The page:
For the GOP, the race is between Donald Trump and Everyone Else, with party establishment types and moderates worried that Trump as nominee will destroy the party not just in 2016 but for the foreseeable future. They want a contested convention, with anyone but Trump being chosen on a second or third ballot. Democrats have a two-person battle, between Hillary Clinton and Bernie Sanders, a campaign that has turned increasingly nasty in recent days. It’s a fight of math (Clinton leads in votes cast and delegate count) and momentum (Sanders has been winning recent primaries and caucuses, much like Clinton did against eventual winner Barack Obama back in 2008).
New Mexicans should enjoy this rare opportunity to join what has turned into a national pastime, watched by both political junkies and average Joes and Juanas. The nation appears engaged in what happens in the presidential race. That’s a good thing, especially the increased engagement of younger voters and independents who often sit primaries out. Democracy cannot work without citizen participation.
As for the outcome in New Mexico, polling is light and there is uncertainty for both parties. Trump’s no-nonsense approach is likely to attract a segment of New Mexico’s GOP voters; Cruz comes from next-door Texas, and his brand of evangelical conservatism has its adherents in New Mexico.
The Clintons — Bill and Hillary — have a history with New Mexico. Bill Clinton was a protégé of the late Gov. Bruce King, even delivering King’s eulogy. The couple stopped in Albuquerque in 1992, on election night, and visited often (for a president, anyway) over the years. Former Gov. Bill Richardson was a Clinton Cabinet appointee, and many New Mexicans worked for the Clinton administration.
That was the ’90s, though, and a long time ago. Many voters weren’t born when Bill Clinton was president. As we in Santa Fe know, younger people and progressives love Bernie Sanders and will be organized and emphatic in their support of the Vermont senator. Enthusiasm goes a long way to winning primaries, and the more extreme members of the base in both parties often turn out in greater numbers. New Mexicans, though, have the opportunity to matter this primary season.
Trump is struggling to get to 1,237 delegates to win the nomination in the first round, and New Mexico has 24 GOP delegates at stake. Clinton needs 2,383 delegates, and even New Mexico’s 43 delegates can help her (or Sanders) reach the finish line.
As a border state, the rhetoric of this campaign, especially on the GOP side, matters. The wall that Trump is promising to build would snake across New Mexico, to the detriment of the environment and to the people who live there. His ugly rhetoric about Mexicans disgusts most New Mexicans, even those who cling to Spanish ancestry. They’re smart enough to realize that to racists, all brown skin looks alike.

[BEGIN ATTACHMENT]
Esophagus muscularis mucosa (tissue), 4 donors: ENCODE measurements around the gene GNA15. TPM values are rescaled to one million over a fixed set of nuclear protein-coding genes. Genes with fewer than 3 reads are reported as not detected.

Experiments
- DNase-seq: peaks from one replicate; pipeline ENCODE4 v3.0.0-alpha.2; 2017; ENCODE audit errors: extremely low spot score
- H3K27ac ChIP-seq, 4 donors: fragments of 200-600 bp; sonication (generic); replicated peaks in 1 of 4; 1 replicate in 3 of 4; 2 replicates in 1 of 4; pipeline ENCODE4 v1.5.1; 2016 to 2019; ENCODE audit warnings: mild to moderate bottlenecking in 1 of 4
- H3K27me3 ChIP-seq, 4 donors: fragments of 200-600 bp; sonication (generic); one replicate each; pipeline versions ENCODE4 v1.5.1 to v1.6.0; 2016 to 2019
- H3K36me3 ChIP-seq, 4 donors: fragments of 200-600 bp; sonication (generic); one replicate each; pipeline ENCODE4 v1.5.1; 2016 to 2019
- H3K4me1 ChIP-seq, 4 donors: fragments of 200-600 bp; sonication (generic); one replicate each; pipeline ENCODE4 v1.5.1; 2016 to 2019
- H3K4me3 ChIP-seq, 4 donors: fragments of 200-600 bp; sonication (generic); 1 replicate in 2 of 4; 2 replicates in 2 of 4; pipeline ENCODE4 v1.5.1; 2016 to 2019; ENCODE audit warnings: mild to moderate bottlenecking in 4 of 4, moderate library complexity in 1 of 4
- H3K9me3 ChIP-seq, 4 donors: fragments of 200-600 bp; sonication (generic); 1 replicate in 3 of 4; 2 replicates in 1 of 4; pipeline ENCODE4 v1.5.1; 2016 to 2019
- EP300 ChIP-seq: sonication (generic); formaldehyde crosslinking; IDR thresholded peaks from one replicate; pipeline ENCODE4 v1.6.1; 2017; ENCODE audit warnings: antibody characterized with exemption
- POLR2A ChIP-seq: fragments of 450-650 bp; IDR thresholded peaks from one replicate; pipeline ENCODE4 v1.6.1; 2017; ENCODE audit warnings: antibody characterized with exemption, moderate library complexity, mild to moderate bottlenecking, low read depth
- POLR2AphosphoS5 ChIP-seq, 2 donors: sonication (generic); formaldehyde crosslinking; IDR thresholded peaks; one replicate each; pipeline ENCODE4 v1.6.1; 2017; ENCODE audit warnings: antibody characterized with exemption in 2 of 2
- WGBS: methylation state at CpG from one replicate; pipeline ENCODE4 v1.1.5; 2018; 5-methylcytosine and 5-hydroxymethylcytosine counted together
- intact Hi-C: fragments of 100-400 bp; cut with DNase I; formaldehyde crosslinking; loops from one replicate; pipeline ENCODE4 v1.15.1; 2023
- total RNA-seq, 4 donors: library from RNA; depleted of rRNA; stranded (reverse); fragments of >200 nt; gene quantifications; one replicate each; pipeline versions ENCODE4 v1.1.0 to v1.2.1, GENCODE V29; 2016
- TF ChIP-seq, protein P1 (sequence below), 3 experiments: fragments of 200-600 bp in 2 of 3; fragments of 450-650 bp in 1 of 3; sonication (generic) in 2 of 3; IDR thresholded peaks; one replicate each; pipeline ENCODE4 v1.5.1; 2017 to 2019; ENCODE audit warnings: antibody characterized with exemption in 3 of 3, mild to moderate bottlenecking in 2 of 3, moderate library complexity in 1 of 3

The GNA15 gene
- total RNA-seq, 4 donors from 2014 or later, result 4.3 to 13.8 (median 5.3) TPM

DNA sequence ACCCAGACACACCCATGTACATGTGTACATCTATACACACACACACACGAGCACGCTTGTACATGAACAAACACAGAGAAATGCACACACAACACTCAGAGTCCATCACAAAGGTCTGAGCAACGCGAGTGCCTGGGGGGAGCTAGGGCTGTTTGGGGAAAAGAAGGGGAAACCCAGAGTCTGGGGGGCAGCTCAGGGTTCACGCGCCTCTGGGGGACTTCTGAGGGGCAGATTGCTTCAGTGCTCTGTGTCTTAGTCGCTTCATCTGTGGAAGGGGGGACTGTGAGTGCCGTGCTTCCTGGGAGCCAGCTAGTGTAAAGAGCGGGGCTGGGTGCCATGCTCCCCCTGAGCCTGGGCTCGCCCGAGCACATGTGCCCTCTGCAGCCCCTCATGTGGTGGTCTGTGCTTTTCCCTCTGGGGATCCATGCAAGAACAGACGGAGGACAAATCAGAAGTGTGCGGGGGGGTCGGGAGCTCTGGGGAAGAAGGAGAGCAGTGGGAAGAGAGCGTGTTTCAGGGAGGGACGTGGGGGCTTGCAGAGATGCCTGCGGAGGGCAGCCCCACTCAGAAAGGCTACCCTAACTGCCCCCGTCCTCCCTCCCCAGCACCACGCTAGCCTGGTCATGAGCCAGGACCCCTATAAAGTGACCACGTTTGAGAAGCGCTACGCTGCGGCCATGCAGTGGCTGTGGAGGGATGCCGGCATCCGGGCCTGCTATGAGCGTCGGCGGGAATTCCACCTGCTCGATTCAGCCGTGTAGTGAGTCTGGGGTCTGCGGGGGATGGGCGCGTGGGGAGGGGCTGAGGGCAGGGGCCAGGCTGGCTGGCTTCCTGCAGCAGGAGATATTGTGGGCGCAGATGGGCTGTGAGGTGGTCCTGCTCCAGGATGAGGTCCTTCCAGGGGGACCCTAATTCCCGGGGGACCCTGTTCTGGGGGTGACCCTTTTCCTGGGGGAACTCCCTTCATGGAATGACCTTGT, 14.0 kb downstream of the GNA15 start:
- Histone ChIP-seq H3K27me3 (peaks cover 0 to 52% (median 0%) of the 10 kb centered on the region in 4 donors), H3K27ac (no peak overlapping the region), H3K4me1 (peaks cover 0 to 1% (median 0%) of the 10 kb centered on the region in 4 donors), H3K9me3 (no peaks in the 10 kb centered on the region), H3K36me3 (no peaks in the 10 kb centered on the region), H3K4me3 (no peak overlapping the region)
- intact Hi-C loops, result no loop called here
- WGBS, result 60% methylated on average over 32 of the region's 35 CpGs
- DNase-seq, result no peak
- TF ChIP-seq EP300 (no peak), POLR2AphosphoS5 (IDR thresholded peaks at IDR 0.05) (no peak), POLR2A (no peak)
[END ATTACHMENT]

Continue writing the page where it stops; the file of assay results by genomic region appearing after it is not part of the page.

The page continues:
GOP Gov. Susana Martinez — who endorsed Sen. Marco Rubio just before he flamed out — has called her party on its ugly language about immigrants. So far, she hasn’t weighed in on Trump v. Cruz. (And least we forget, Ohio Gov. John Kasich remains in the primary; he’s counting on being the sane choice on a third round of voting at the convention.)
Democrats have had the pleasure, until recently, of watching a substantive campaign between two smart, qualified candidates. Last week’s descent into discussions of whether Clinton is “qualified” to be president — a mistake on Sanders’ part to go there — is an exception. He has walked back his unfortunate statement. We trust the Democrats will get back to what matters, presenting their policy solutions to the nation’s problems. As Clinton stated so clearly: “I’ll take Bernie Sanders over Donald Trump or Ted Cruz anytime.” That’s the right idea.
After all, once the primaries end, both parties have to abandon rancor and unite behind their party’s nominee. The less personal the debate, the more likely a party can enter the general election united. Come November, New Mexicans have another consideration, too. Former Gov. Gary Johnson is running for president as a Libertarian.
The lengthy primary season has exposed the nation to raw politics in its best and worst. Importantly for New Mexicans, this drawn-out fight gives voters here the unusual opportunity to influence the presidential election. Let’s not pass it up.
Democratic Party of New Mexico